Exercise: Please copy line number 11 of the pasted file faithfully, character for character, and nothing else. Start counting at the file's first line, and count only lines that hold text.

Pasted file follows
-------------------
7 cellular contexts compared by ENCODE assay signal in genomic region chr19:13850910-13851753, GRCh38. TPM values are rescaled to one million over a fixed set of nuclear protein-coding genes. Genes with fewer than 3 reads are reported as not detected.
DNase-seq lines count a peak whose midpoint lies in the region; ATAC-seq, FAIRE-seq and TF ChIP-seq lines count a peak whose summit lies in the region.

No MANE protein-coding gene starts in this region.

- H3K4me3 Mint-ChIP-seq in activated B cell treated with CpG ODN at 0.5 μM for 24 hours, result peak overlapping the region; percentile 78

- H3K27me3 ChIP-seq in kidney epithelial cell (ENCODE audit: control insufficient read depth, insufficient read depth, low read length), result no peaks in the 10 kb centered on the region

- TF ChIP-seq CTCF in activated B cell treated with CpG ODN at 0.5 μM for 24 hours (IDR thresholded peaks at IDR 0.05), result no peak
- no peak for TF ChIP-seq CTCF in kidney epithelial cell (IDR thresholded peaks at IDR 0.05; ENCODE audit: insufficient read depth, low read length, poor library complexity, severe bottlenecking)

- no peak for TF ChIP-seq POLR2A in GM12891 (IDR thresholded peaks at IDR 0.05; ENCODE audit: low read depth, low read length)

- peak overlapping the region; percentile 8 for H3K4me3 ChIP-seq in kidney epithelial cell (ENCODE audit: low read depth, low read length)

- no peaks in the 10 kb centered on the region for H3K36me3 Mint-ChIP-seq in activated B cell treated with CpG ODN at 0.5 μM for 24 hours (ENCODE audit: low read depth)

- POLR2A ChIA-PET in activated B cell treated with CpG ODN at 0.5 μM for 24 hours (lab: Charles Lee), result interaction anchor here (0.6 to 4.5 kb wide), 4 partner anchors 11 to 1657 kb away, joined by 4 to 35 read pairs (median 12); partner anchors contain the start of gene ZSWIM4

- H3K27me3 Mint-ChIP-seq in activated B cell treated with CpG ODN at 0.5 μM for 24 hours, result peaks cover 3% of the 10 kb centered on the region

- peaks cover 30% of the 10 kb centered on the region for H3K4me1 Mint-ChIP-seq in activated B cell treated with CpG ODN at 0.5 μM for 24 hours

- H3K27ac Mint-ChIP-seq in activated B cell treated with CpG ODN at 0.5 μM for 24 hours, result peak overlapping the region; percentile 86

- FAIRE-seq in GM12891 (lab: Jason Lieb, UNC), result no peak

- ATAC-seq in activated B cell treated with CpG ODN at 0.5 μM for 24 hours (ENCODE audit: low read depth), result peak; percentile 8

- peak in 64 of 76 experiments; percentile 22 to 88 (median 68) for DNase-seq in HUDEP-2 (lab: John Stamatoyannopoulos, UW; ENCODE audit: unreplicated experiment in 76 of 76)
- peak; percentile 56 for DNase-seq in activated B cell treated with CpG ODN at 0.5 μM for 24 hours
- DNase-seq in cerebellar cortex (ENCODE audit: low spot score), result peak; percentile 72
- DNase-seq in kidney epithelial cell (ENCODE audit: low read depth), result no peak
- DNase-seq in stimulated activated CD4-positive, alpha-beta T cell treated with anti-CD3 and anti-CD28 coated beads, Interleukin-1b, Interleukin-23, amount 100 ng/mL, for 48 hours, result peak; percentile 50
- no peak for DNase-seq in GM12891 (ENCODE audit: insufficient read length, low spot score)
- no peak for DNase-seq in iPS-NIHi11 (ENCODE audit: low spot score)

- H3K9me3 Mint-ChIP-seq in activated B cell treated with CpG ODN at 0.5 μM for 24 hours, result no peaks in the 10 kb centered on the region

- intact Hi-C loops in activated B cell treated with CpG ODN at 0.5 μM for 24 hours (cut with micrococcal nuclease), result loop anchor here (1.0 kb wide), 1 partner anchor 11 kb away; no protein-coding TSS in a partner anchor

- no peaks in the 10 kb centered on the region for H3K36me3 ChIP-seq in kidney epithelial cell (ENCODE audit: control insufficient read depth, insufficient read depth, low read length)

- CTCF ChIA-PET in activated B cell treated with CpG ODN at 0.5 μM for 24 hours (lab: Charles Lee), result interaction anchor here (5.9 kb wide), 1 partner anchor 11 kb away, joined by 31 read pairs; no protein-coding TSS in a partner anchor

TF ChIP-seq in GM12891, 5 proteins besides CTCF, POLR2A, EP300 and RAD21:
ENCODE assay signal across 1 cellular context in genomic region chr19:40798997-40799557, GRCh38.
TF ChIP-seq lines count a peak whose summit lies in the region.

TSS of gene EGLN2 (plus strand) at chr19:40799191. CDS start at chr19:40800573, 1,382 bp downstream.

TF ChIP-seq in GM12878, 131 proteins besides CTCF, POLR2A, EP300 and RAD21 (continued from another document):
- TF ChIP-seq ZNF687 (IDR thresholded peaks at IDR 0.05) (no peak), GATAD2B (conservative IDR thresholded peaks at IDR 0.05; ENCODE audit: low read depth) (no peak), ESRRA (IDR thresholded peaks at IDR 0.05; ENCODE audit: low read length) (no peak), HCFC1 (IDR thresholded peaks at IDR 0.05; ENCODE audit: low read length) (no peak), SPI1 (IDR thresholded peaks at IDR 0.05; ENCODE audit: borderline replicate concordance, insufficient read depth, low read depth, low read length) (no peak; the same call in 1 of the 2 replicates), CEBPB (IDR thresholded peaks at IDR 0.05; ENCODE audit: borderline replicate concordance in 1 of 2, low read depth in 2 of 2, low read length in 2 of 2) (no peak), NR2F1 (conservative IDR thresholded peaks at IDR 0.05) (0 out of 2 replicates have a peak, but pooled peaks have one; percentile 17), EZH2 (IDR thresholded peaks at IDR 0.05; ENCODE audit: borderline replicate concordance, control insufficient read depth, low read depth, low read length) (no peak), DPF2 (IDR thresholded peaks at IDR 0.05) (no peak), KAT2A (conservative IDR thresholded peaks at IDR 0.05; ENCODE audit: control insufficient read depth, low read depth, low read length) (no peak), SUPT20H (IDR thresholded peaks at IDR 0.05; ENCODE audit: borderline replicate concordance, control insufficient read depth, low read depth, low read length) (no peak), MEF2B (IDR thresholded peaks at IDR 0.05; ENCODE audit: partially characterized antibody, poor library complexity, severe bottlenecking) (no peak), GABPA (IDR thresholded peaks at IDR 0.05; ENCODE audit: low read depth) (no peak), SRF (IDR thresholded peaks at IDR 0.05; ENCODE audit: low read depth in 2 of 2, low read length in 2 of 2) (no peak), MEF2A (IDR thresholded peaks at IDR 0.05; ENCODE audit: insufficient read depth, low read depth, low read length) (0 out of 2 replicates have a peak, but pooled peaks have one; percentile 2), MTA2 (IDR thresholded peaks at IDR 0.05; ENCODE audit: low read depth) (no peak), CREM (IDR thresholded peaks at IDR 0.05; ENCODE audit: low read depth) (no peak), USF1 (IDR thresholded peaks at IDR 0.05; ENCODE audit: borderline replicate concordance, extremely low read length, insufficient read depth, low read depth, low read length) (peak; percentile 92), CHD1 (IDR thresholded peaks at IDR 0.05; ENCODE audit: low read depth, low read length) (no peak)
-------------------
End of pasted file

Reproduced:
- POLR2A ChIA-PET in activated B cell treated with CpG ODN at 0.5 μM for 24 hours (lab: Charles Lee), result interaction anchor here (0.6 to 4.5 kb wide), 4 partner anchors 11 to 1657 kb away, joined by 4 to 35 read pairs (median 12); partner anchors contain the start of gene ZSWIM4